Fr. Ted Trinko, IVE
“This is the day the Lord has made, let us rejoice and be glad in it.” This is the most glorious and joyous day of the entire year because Christ has conquered death and the grave.
It is the triumph of resurrection over crucifixion, Life over death, Light over darkness, Love over hatred, of Faith over fear. This is the greatest miracle and the most important mystery of Christ’s life
The Catechism describes the Resurrection with very categorical terms (cf. CCC 638) It is the crowning truth of our faith in Christ, a central truth, fundamental to our faith, an essential part of it.
Without the Resurrection, Paul says our faith and preaching would be useless (I Cor 15:14-17). As Pope Benedict XVI put it: “The Christian faith stands or falls with the truth of the testimony that Christ is risen from the dead. Without the Resurrection “the Christian faith itself would be dead.” So the primary task of the Apostles, those who first spread the Gospel, was to be witnesses to the Resurrection. They announced that Christ is alive. This was the nucleus of their teaching and that was why, when picking someone to replace Judas, Peter said that this new apostle would “become with us a witness to [Christ’s] resurrection.” (Acts 2:22). Twenty centuries later this is what we still announce, Christ is alive
It is a night of change and transformation; because of today, everything changes.
What is it about the resurrection that makes it so fundamental, essential, and central for us?
But perhaps the most practical and immediate reason why the resurrection is so essential to our faith is because the transforming effects it has on us believers. In the Easter Exultet, that is sung at the beginning of the liturgy, it is described just how radically different everything is now because of the Resurrection of Christ. We heard the word “night” used 12 times, and each of those times, it speaks of how this night changes the world. For instance:
Sacramentally, through baptism we shared in Christ’s death and resurrection...but it takes an effort to live in accord with that sacramental reality.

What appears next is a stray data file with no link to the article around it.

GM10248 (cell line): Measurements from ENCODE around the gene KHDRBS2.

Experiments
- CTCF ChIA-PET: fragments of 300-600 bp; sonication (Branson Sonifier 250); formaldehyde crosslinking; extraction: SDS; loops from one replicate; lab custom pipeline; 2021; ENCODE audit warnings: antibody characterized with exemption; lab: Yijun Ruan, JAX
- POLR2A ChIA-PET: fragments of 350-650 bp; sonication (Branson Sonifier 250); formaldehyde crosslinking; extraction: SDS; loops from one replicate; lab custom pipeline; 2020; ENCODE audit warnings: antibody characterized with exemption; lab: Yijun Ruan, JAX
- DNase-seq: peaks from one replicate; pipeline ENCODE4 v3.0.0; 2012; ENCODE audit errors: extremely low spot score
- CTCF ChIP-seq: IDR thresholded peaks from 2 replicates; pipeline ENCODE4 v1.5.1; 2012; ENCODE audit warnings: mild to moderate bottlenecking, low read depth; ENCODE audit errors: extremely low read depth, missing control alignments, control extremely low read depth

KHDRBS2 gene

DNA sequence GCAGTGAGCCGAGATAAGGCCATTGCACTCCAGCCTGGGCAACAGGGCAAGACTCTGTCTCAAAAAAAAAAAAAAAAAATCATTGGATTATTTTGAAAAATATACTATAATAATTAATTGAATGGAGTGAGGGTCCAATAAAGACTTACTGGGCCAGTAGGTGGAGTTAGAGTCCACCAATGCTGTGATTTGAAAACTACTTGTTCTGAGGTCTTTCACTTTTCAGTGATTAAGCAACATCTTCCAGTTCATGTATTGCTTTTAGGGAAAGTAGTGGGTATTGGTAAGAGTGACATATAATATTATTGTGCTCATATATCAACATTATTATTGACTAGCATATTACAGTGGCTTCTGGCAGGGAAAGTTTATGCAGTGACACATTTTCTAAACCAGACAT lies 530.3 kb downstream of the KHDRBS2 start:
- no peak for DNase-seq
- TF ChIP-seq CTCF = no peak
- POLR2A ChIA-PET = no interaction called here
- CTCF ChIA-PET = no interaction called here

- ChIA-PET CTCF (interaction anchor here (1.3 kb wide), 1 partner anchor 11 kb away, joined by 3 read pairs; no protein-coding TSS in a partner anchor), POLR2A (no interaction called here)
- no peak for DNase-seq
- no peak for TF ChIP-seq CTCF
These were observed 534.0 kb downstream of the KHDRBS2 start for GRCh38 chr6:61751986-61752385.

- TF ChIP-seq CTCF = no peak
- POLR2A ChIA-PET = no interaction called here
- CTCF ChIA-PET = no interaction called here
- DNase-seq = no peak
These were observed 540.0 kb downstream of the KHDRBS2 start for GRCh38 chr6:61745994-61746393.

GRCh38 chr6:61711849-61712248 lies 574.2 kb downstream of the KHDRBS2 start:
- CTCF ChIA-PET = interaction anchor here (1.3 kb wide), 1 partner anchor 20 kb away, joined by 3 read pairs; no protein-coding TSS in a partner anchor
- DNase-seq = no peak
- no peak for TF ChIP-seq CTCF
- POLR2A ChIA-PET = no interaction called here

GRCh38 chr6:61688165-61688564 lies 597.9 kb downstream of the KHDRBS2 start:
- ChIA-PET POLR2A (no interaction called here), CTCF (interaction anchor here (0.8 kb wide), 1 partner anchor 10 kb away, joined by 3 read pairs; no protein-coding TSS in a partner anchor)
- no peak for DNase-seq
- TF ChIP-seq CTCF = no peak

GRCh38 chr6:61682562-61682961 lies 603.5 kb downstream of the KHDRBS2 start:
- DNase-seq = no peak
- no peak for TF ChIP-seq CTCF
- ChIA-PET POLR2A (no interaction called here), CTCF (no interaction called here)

It is a night of change and transformation; because of today, everything changes. The resurrection is not just a symbol of hope, it is the beginning of a new creation. God the Father, who declared, “Behold, I make all things new”(Rev 21:5), has indeed done so. Christ, who died once for our sins, has made all things new by His resurrection from the dead As St. Gregory of Nyssa put it, “The kingdom of life has begun, and the empire of death has been undone.” The fallen world that was enslaved to Satan and sin is now redeemed and set free
The transforming power of the resurrection is visible in the Gospel. This is especially the case in the apostles who underwent a dramatic metamorphosis, Before the resurrection they had all abandoned our Lord, one had betrayed Him, and another had denied Him. After the resurrection……these same men couldn’t be stopped from speaking about Him. Even when the Sanhedrin had them scourged, the apostles said they couldn’t stop proclaiming what they had seen and heard. They had this courage because they knew that, even if they were crucified like Jesus, they would also rise like Him. They were no longer afraid of death and suffering. The resurrection of Jesus should fill us with similar courage.
We who are baptized and members of Christ experience that transformation as well, Sacramentally, through baptism we shared in Christ’s death and resurrection. As a result, we have been freed from sin and given newness of life. We have been made a new creation. That day of our baptism was the day that changed everything.
Sacramentally it is a fact, but it takes an effort to live in accord with that sacramental reality.
We need to behave like the redeemed persons that we are. This means we have to increase our faith in and live as if we were going to rise. This means living with great joy Even when life gets difficult and burdensome and the cross is present. These difficulties are going to lead us to glory and victory; death does not have the last word. We can remember that this will all end, and God is waiting for us; we are going to rise with Him.
Also, we should have our hearts set on the things of heaven. The things here below are good and it’s a blessing to be able to enjoy them. But as risen people, we know that they are only appetizers for the blessings of heaven. So let us not fixate or obsess over them. Rather, as a risen people, we need to focus on the things that really matter. We need to prioritize prayer and worship, charity, and growing in faith through reading Sacred Scripture and taking advantage of the great spiritual resources now available.
Just as today changes the world, changes history, and changes everything, let all of us ask for the grace for it to change us too, that we might no longer be slaves to sin, gloom, and sadness, but rather live in the joy of Resurrection, freed from sin, and confident in God’s love for us.
Let us ask, through the intercession of Mary, Mother of the Risen Christ, for the grace to live with our sight set on heaven, on the reward that is to come after the challenges and difficulties of this life and in the joy that is ours if only we let this night illumine our any darkness in this life.
 Benedict XVI, Jesus of Nazareth, Part Two, Holy Week: From the Entrance into Jerusalem to the Resurrection (San Francisco: Ignatius Press, 2011), 241-243.
 Oratio 1 in Christi resurrectionem.